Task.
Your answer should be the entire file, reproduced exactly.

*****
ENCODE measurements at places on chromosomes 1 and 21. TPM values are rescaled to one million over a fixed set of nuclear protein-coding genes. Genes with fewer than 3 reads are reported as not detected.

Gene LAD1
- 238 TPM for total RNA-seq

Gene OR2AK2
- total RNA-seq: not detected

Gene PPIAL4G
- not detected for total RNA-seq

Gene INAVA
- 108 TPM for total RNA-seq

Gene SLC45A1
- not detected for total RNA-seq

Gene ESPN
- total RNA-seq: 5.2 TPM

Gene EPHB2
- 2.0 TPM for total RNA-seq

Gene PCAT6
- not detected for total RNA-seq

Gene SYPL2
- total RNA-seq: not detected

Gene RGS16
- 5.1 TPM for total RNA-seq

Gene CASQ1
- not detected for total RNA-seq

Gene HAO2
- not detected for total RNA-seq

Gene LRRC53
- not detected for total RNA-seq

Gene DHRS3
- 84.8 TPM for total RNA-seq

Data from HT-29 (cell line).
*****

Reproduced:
ENCODE measurements at places on chromosomes 1 and 21. TPM values are rescaled to one million over a fixed set of nuclear protein-coding genes. Genes with fewer than 3 reads are reported as not detected.

Gene LAD1
- 238 TPM for total RNA-seq

Gene OR2AK2
- total RNA-seq: not detected

Gene PPIAL4G
- not detected for total RNA-seq

Gene INAVA
- 108 TPM for total RNA-seq

Gene SLC45A1
- not detected for total RNA-seq

Gene ESPN
- total RNA-seq: 5.2 TPM

Gene EPHB2
- 2.0 TPM for total RNA-seq

Gene PCAT6
- not detected for total RNA-seq

Gene SYPL2
- total RNA-seq: not detected

Gene RGS16
- 5.1 TPM for total RNA-seq

Gene CASQ1
- not detected for total RNA-seq

Gene HAO2
- not detected for total RNA-seq

Gene LRRC53
- not detected for total RNA-seq

Gene DHRS3
- 84.8 TPM for total RNA-seq

Data from HT-29 (cell line).